Continual judgment forms stigmas. As a society, we need to break down these barriers built on our judgment and realize that homeless individuals are humans just like the rest of us. They aren’t helpless they just need a little help getting out of their circumstances. It’s not always their fault that they are down in their luck.
“I think in most of our society, we put this divide between those who have and those who have not. Most of us are just thinking we will stay away from those who don’t have what we have because they’re not worthy of our love or not worthy of our attention. I think it’s sad because these people want love, they want attention, they want somebody to care, they want to know that they’re not alone.”
This is a huge issue all throughout society. They’re just trying to make the best of their circumstance and live life to the fullest. Aren’t we all?
“The housing crisis in this area is a challenge as well because there’s not enough affordable housing. This creates a cliff effect that a family finds themselves homeless because they can’t afford to live where they’re living and they can’t find a job that is going to pay them enough to afford what their needs are. The supplemental help from the government helps them along but if they make too much money they lose the government aid so now they’ve taken five steps backwards and it’s a huge cycle that’s deeper than what we ever realize it could be.”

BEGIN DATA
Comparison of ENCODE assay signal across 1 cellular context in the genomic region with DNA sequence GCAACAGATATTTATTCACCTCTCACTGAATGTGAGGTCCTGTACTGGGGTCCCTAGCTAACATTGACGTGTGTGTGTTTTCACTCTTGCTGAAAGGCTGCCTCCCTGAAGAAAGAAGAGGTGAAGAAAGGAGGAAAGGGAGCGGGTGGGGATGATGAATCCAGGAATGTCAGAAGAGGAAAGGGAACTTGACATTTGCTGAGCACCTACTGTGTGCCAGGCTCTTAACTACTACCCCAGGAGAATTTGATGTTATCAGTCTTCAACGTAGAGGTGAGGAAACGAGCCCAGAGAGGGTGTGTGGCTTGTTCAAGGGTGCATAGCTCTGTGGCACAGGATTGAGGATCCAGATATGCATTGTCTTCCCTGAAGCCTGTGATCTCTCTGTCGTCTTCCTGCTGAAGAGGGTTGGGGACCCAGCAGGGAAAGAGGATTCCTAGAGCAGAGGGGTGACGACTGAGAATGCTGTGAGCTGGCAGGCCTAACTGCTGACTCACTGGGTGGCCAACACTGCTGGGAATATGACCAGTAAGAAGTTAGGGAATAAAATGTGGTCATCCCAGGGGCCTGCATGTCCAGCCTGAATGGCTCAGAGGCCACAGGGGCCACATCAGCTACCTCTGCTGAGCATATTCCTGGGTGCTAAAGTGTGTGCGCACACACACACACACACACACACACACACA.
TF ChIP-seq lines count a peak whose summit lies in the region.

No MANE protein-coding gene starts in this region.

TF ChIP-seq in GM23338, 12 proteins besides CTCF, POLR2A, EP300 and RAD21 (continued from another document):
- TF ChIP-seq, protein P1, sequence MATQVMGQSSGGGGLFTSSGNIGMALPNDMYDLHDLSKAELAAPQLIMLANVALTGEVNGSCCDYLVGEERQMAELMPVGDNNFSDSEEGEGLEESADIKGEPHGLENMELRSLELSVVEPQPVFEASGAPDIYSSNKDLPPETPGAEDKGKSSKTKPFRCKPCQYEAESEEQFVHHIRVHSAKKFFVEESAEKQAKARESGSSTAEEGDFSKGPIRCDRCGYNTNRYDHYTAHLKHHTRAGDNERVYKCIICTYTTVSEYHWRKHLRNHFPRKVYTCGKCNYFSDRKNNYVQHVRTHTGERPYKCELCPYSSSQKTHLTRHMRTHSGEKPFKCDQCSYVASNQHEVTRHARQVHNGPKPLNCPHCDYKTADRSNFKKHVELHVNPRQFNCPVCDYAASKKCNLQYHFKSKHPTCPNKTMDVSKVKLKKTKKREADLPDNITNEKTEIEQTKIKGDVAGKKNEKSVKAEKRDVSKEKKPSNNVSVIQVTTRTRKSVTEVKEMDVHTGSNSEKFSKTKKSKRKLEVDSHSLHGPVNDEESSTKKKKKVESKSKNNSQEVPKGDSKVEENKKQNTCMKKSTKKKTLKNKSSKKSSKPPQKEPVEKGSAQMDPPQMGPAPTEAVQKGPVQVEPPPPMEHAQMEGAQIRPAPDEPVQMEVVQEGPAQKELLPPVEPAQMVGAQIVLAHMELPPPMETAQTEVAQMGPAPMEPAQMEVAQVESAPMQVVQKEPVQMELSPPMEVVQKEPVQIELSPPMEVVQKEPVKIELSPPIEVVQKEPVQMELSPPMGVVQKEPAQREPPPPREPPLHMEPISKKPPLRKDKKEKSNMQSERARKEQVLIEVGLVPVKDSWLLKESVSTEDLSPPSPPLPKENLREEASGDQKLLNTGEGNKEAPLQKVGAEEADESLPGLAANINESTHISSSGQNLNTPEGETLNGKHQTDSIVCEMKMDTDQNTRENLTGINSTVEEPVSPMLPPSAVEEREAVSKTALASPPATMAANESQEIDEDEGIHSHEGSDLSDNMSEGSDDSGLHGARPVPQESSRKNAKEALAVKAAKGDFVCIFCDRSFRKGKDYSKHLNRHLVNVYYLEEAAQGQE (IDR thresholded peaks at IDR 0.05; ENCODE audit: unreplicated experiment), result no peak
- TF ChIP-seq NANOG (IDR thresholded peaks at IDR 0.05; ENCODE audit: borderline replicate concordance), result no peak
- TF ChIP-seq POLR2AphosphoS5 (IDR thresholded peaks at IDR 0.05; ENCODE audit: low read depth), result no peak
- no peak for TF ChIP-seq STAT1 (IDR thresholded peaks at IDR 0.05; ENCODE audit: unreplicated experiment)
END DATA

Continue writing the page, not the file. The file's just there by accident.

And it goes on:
This is the cycle which often pushes homeless individuals down a path of depression and anxiety which is why it’s so hard to break this cycle of homelessness.
“I have become friends with a lot of people who were homeless and I wanted to fix all of them and you can’t, you can’t just do that because if I want it more than they want it, then it’s not gonna work.”
The best option is to help someone along the way, not to push them or to pull them, but to walk side by side supporting the homeless individual. This is what Degage and several other organizations around Grand Rapids are working to do. The homeless individuals have very little yet in the midst of their circumstances they are thankful for so much.
“Every time I’ve sat down to pray with them, the things that they pray for were like “God I just thank you for the air that I get to breathe today. I thank you for the fact that I had a meal.” And those are some of the things that I hardly ever pray for. The little things that I take for granted are very important to them.”
With a mindset of thankfulness, positivity moves to the forefront of your life, overpowering and outweighing adversity. Often times the things we take for granted in life are the most important things in which we should be most thankful for.
“God is working in every moment of every day in small ways that we just take for granted because of how blessed we are. This is something I’ve learned from my friends who are in poverty, that they don’t take things for granted that I do, so it’s helped me to change that perspective.”
Life is what you make of it. It’s not about the circumstance in which you’re living in. It’s about the way in which you’re living in the circumstance you’re given. Perspective can be altered. Sometimes you just have to see what it’s like to live in some else’s shoes.